While the kingdom and ruling class were officially Jewish, the Khazars did not adopt forced conversion. The other religions were not only tolerated, but were an integral part of the Khazar structure.
Thus, the court of Itil (the capital) had seven judges. Two judged the Jews (ruling according to Jewish law), two judged the Christians (ruling according to Christian law), two judged the Mulims (according to the Koran), and one judge judged those who had retained the Turkic Shamanistic religion (according to their law).
Similarly, the military took advantage of the strength and accounted for the weakness of a multicultural army. When the Khazars undertook war against Muslim countries, Muslims did not fight, when they fought against Christian lands, Christians did not fight, and so forth -- to prevent the conflict of loyalties a soldier may feel in "fighting his own".
Above right is an illustration of a Khazar heavy cavalry warrior, a brief discussion follows of the influence of the style and custom on the region. The table at right offers a serious caution when researching the Khazars further (especially on the internet).

Khazar Heavy Cavalry Warrior
The Judaic biblical rule to wear Peyot (long hair at the temples) found resonance with the hairstyles of the Hunnish and Turkic warriors. It is likely that the Peyot worn by this Jewish warrior, and still worn by many Jews today, developed into their particular fashion through the cross-fertilisation of Jewish and Steppes Nomad cultural norms.
When the nobility of the Viking Russ (later to merge with the Slavs to become Russians and Ukranians) began to assert power in the region, they copied these Peyot -- wearing them as a mark of power. (An expanded note on the Peyot)
The armour of the warrior is based on contemporary descriptions, art and artifacts from the area of the Khazar Kaganate. The belt, decorated with medalions which often signified tribal identity and status, is a mark of the Turkic warrior. It too was later adopted by the Russ in their efforts to establish legitimacy in the region.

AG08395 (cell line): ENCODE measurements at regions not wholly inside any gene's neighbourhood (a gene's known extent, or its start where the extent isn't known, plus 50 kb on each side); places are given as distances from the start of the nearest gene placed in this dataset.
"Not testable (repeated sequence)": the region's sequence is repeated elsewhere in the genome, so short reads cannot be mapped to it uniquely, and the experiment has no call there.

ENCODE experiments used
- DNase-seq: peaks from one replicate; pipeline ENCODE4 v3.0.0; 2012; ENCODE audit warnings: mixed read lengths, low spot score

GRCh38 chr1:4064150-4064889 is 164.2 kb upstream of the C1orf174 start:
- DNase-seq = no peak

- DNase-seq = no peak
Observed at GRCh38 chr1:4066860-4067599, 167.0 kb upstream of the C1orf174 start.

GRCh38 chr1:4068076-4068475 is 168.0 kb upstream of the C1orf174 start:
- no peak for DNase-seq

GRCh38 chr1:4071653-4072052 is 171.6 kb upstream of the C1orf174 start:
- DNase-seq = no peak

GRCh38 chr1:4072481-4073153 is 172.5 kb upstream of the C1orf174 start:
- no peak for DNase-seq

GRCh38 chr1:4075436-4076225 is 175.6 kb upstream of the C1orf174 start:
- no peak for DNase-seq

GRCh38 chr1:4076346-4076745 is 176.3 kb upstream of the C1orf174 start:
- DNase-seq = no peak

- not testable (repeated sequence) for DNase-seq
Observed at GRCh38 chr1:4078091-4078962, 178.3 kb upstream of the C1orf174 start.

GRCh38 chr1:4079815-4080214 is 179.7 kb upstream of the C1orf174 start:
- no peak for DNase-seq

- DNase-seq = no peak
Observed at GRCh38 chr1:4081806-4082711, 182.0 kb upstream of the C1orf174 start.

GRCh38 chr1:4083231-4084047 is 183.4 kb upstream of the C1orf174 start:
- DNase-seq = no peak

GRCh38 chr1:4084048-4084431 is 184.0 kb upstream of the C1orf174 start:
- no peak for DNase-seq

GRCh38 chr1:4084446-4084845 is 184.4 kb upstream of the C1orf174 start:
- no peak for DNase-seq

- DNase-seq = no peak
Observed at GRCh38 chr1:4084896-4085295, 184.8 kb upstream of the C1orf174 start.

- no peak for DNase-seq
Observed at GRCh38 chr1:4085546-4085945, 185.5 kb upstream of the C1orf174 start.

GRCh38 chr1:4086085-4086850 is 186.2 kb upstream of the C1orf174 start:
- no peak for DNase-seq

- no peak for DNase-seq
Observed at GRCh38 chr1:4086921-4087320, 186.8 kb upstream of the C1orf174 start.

The Khazars were among the first tribes to fully adopt the curved Saber in preference to the straight sword. The preference for the Saber over other styles spread through the rest of the world, last to be adopted in Napoleonic era Europe. It is somewhat ironic, in the face of the almost complete replacement of the Sword by the Saber in Russia of the later Middle Ages, that the Russian authors of the "Primary Chronicle" ("Povest Vremenikh Let") derided the Khazar saber, extoling the virtue of the Russian (Scandinavian) straight, double-edged sword.
(NOTE: The Saber illustrated here has details that are more apropriate to later Persian Sabers. There are plans to modify the drawing accordingly.)
Learn about Armour generally
About Scale and Lamellar
About Armour of Bands
About Maile
See Khazar Armour on Exhibit in Moscow

Next Page
(Persia - Central Asia)

Articles and Illustrations by Norman J. Finkelshteyn.
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Copyright Norman J. Finkelshteyn 1997 - 2000 -- All articles and illustrations at this web site are Copyright protected material. Use of these articles and illustrations is subject to appropriate restrictions under United States, International, and local Law.